The last time I met Saif Abdallah, in the winter of 2006, he was proud to have helped kill dozens, possibly hundreds of American soldiers. Then 28, he was a geeky electronics engineer who made trigger devices for roadside bombs known as IEDs the No. 1 cause of U.S. troop casualties. I remember the relish he took in listing his clients, most of them Iraqi Sunni insurgent groups, whom he saw as fellow patriots trying to drive out the American occupier. He had also devised triggers for al-Qaeda. "They pay me," he said then with a shrug. "Anybody who wants to kill American soldiers, if they pay me, I work for them."
Guess who pays him now? The American taxpayer.
He's now a Son of Iraq (SOI), one of nearly 100,000 Sunnis recruited by the U.S. military to fight al-Qaeda. Saif Abdallah (not his real name) is paid about $300 a month, and works with a group of 20 others somewhere north of Baghdad. His job? "Some patrols, some checkpoints," he says with a familiar shrug. "The work is not hard." (See pictures of five years of U.S. troops in Iraq.)
It's impossible to know how many of the Sons of Iraq have, like Abdallah, American blood on their hands. The U.S. military says it took great care during recruitment to try and prevent infiltration. According to Lieut. Colonel Jeffrey Kulmayer, chief of reconciliation and engagement for the Multi-National Corps-Iraq, "There is a screening process before they become SOI, and the [tribal] sheiks vouch for their men."
Abdallah won't tell me how he slipped through the screen or how he, a city dweller, got a tribal sheik to speak on his behalf. He hints that some money changed hands. "Everything is possible with dollars," he says with a laugh. He claims that at least five of the men in his SOI group had been foot soldiers for al-Qaeda. The U.S. soldiers with whom they have regular contact "don't know anything about us," he said.
Hardly surprising, then, that Iraqi officials don't trust the U.S. military's screening process. "We know that the Americans have been misled by some of the sheiks," says Hadi al-Ameri, who heads the Iraqi parliament's security committee. In some cases, he says, the sheiks were simply providing false names in order to extract more money from the U.S. military. (Al-Ameri says there are only 57,000 legitimate SOI; the U.S. military says there are nearly twice that number.) In private, other Iraqi officials worry that some tribal leaders have taken money from both the Americans as well as men like Abdallah.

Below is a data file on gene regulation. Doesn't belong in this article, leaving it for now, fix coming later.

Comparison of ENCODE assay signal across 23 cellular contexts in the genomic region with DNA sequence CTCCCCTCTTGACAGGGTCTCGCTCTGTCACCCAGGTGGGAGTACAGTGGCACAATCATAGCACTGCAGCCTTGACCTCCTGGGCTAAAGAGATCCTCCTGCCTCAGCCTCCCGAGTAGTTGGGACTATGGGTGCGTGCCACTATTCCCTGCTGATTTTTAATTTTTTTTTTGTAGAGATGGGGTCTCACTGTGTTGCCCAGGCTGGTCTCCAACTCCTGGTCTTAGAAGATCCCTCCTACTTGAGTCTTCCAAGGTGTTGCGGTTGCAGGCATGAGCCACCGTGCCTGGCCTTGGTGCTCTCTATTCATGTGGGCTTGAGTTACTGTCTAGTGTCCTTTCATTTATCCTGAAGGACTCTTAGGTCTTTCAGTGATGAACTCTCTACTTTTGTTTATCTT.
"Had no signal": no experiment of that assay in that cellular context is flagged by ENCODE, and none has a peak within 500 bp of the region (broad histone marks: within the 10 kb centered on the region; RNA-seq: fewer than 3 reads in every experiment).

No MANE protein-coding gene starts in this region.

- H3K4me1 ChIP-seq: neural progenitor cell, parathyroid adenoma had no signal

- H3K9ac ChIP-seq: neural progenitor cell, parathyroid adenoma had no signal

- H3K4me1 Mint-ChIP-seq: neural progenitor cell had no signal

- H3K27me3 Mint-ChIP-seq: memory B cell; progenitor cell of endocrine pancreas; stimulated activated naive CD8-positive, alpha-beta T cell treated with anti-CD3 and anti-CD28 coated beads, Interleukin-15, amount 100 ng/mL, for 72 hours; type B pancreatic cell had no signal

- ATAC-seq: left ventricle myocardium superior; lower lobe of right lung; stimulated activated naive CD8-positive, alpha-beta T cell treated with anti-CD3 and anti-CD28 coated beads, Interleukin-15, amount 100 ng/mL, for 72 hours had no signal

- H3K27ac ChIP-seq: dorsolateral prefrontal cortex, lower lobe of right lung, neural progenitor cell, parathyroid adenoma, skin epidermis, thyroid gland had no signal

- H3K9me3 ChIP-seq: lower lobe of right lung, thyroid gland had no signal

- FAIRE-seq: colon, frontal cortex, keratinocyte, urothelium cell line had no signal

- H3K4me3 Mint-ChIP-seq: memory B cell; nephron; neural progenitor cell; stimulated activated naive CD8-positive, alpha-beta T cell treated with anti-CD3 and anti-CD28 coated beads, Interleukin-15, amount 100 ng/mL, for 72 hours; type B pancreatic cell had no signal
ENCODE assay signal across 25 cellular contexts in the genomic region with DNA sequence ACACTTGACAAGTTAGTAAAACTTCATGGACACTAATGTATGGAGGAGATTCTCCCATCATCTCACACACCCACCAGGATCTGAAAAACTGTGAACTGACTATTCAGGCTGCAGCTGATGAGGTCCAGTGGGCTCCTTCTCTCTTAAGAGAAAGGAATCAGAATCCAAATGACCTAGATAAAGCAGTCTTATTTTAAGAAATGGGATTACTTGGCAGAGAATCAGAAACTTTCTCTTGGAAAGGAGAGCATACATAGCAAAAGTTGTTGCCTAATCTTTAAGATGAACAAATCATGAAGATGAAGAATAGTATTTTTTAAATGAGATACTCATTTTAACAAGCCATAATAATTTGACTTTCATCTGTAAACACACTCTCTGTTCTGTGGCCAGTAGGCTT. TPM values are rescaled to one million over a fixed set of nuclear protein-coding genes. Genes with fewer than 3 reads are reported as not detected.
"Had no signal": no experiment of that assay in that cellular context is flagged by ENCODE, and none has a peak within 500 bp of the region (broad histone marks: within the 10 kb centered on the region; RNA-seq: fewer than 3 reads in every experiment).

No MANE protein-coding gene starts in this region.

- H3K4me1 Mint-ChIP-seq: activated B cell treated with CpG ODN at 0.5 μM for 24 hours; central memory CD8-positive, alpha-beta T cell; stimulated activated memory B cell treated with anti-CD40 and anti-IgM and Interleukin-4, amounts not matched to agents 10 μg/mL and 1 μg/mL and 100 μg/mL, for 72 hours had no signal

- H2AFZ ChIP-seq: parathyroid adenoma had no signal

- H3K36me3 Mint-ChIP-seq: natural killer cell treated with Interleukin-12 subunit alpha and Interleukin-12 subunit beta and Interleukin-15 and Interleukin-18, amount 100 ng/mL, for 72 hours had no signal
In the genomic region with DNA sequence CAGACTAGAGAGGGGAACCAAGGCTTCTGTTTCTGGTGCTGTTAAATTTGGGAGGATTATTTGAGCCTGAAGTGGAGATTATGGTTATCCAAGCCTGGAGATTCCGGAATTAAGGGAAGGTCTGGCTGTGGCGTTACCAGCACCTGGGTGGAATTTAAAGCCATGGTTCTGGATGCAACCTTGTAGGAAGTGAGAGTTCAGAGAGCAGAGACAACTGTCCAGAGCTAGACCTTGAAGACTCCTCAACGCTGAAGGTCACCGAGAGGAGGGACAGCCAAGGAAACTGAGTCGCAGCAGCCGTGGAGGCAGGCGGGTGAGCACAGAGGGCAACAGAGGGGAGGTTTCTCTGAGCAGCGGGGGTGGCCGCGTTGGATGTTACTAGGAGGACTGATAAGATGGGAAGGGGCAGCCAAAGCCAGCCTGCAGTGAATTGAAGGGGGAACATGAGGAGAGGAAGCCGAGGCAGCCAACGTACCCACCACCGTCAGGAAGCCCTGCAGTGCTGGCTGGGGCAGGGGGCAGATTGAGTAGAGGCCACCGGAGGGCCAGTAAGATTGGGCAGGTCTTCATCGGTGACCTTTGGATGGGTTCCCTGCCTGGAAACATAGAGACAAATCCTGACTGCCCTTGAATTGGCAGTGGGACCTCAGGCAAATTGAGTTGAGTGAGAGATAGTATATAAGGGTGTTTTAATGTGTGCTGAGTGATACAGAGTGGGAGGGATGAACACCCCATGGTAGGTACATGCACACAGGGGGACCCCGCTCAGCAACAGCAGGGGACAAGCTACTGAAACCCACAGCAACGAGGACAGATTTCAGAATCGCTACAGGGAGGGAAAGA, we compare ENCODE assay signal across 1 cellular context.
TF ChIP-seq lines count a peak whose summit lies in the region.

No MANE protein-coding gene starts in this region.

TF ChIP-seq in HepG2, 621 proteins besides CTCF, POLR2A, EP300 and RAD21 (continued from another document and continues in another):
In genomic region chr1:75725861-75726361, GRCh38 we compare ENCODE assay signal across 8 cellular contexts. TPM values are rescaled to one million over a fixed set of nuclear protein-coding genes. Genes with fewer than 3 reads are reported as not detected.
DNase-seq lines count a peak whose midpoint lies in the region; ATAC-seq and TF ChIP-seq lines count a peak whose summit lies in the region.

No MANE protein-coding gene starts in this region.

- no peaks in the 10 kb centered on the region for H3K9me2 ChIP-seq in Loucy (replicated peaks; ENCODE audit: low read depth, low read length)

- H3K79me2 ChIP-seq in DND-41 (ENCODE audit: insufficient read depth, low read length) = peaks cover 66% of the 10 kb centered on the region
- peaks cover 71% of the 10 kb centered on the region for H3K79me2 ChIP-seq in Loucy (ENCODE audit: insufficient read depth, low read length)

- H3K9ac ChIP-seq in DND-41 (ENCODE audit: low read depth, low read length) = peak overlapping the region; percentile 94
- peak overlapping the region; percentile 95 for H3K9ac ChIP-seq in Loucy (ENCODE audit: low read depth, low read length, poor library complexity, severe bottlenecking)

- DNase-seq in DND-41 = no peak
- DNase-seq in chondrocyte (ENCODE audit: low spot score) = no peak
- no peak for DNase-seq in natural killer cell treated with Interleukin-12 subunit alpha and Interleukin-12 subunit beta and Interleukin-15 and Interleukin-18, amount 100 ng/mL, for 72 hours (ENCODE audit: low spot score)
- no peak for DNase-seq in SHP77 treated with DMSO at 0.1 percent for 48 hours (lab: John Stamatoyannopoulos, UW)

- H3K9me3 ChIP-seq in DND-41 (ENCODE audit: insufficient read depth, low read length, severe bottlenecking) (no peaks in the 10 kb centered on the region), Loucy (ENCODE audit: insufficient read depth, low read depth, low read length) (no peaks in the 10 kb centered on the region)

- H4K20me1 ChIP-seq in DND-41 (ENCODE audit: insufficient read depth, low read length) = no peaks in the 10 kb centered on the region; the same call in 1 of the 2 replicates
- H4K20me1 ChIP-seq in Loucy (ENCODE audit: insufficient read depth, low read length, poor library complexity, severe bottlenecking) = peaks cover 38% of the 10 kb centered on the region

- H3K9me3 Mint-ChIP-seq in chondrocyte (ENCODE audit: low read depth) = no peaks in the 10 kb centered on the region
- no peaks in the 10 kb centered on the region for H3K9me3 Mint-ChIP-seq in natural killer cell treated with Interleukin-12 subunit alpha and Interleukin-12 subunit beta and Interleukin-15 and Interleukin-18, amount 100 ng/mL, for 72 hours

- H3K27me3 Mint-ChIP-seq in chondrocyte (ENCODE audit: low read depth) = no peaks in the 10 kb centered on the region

What the Iraqi government will do with the SOI is a matter of great concern for U.S. commanders, who see them as allies in the fight against al-Qaeda. Iraqi officials are more likely to view them as criminals seeking to hide their murderous past. That's why the government of Prime Minister Nouri al-Maliki is extremely reluctant to absorb all the SOI into the police and Iraqi army. Says one top police commander: "The Americans may forgive these people for killing American soldiers, but how can we forgive them for killing Iraqis?"
Many Iraqis believe the al-Maliki government will string the SOI along while U.S. troops remain in the country. When the Americans have left, there will be a reckoning and it could well be bloody.
After a great deal of pressure from the U.S. military, the Iraqi government this month finally took charge of paying the salaries for the 54,000 SOI in the Baghdad area. (Abdallah's group remains on the U.S. payroll.) In early November, 3,000 SOI were inducted into the police training academy. Al-Ameri says 15,000 to 20,000 SOI will be inducted into Iraqi security forces, but only after further verification. The rest will have to give up their arms and take up other jobs as carpenters, plumbers, electricians and so on. "We'll give them training if necessary," he adds. (See pictures of Iraq's revival.)
But it's unlikely that men like Abdallah will simply lay down their weapons and be satisfied with a menial job. Many SOI see themselves as the true protectors of their towns and provinces and have nothing but scorn for the Iraqi government, police and army. "If they don't make me at least a captain or a major in the army, I don't want any other job from them," Abdallah says. And what would he do then? "I don't know," he says. "Maybe I'll go back to what I did before." He smiles and makes the universal gesture for an explosion.
In the meantime, he's quite happy to keep drawing $300 a month from the U.S. military. In his spare time, he tools around in a makeshift laboratory at home these days, he says, he mostly helps friends and neighbors repair malfunctioning computers. His one connection to his old life: jihadi websites, where he follows the fortunes of his onetime employers. "I read on the Internet that al-Qaeda are using some of my triggers against the Americans in Afghanistan," he says with giddy excitement. "It is fantastic."